Tuesday night in Atlanta, two historically interesting things happened.
As expected, Jonny Venters threw Rodriguez a sinker. Not as expected -- more on that in a moment -- Rodriguez drove Venters' sinker into the first row of seats beyond the left-field fence for a game-tying grand slam.
Whoops. Nick Swisher hit one 410 feet for a two-run homer, and just like that the Yankees had turned a 4-0 deficit into a 6-4 lead. Which was how the game ended. And with Tampa Bay getting blown out by the Mets, the Yankees took first place in the American League East all for themselves.
Let's go back to that grand slam, though. It was Alex Rodriguez's 23rd grand slam. Which ties him for one of baseball's great and long-standing records.
On the 20th of August in 1938, with his body already wracked by the disease that would soon cost him his career and his life, Lou Gehrig hit the 488th home run of his career, and the 23rd grand slam to extend the record he already owned.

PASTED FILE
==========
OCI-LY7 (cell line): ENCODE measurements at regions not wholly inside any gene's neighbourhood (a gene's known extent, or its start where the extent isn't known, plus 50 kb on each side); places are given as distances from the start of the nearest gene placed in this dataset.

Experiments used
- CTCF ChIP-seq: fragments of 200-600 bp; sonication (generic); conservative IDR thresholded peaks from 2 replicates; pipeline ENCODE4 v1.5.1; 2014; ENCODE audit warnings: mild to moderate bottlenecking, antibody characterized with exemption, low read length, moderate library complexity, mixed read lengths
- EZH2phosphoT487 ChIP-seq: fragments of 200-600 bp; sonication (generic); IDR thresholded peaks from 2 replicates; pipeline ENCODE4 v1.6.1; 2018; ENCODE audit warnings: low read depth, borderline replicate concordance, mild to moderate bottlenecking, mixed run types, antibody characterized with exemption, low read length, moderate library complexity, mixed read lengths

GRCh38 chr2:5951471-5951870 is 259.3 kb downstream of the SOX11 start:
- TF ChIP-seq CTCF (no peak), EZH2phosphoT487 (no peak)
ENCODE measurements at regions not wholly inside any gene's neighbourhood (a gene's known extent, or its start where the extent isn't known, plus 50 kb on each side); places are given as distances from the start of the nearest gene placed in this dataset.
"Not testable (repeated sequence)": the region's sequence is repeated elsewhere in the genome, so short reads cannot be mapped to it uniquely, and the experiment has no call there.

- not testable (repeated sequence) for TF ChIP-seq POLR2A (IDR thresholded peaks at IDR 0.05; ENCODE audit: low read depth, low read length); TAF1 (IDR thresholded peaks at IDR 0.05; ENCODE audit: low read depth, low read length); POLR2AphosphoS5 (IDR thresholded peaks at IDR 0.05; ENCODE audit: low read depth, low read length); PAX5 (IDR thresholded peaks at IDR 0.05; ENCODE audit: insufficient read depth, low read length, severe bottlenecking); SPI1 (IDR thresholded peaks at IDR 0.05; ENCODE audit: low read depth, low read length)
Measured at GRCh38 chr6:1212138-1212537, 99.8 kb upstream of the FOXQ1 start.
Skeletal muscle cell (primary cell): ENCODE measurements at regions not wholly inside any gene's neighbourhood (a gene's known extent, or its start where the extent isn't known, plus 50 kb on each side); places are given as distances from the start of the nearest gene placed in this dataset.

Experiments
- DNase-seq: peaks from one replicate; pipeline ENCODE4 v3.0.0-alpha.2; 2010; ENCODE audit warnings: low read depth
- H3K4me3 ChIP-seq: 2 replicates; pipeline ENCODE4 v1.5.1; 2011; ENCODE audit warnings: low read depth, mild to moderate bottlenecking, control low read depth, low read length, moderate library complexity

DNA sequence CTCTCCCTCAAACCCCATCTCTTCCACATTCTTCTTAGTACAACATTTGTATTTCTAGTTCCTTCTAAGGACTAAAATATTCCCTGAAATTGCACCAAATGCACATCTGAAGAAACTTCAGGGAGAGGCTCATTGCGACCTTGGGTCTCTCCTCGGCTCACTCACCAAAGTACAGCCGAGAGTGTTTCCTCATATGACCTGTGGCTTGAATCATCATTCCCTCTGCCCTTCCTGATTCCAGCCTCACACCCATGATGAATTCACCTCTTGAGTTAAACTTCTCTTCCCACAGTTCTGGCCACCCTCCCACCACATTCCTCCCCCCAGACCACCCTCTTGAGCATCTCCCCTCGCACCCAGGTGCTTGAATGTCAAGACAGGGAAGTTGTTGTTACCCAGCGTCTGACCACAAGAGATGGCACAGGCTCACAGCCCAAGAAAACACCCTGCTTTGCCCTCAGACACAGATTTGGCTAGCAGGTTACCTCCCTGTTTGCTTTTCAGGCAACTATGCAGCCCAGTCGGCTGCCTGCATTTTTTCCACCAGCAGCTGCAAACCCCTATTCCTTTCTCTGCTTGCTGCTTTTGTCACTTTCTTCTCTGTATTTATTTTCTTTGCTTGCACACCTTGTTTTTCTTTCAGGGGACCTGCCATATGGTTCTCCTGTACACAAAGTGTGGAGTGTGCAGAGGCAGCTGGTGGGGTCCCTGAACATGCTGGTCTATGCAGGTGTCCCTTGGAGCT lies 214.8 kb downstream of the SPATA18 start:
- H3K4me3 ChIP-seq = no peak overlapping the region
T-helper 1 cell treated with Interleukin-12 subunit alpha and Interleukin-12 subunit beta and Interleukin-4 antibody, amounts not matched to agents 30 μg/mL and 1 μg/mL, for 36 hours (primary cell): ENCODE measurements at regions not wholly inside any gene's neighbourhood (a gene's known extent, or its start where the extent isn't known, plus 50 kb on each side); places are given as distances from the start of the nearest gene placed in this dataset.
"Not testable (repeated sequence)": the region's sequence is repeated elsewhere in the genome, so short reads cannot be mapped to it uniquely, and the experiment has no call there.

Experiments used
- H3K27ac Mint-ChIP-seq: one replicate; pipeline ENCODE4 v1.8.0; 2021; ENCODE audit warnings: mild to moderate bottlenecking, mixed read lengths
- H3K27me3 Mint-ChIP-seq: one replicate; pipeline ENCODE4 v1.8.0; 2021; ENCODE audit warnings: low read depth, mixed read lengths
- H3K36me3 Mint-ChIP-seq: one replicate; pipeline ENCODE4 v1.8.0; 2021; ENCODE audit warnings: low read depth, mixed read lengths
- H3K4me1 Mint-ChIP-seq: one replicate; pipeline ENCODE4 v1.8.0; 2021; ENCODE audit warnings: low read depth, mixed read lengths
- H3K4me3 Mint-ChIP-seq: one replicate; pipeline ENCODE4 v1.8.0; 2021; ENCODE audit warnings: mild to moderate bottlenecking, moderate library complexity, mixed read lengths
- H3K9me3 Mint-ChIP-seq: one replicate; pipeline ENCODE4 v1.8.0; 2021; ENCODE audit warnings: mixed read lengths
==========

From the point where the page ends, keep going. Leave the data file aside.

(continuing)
Babe Ruth, of course, hit far more home runs than Gehrig; 226 more home runs, to be precise. But somehow Ruth managed only 16 home runs with the bases loaded. Ruth hit his 16th grand slam in 1934. But that still left him behind Gehrig, who'd hit his 17th salami two weeks earlier. And while Ruth's career ended in 1935, Gehrig just kept on playing and hitting grand slams.
But now Alex Rodriguez, nearly 84 years after Gehrig hit his 23rd grand slam, has tied the record. And like Gehrig in 1934, Rodriguez still has plenty of seasons in which to hit more of them.
Oh, and in case you're wondering? Barry Bonds hit 11 home runs with the bases loaded. And drew one intentional walk. Anyway, keep your eye on that Rodriguez kid, next time he comes up with the bases loaded. You just might see a new record that's unlikely to be matched while you're alive.
Meanwhile, about Jonny Venters ... In his first two seasons with the Braves, Venters gave up three home runs in 171 innings. This season, he's given up four home runs in 24 innings.
It's probably just one of those things.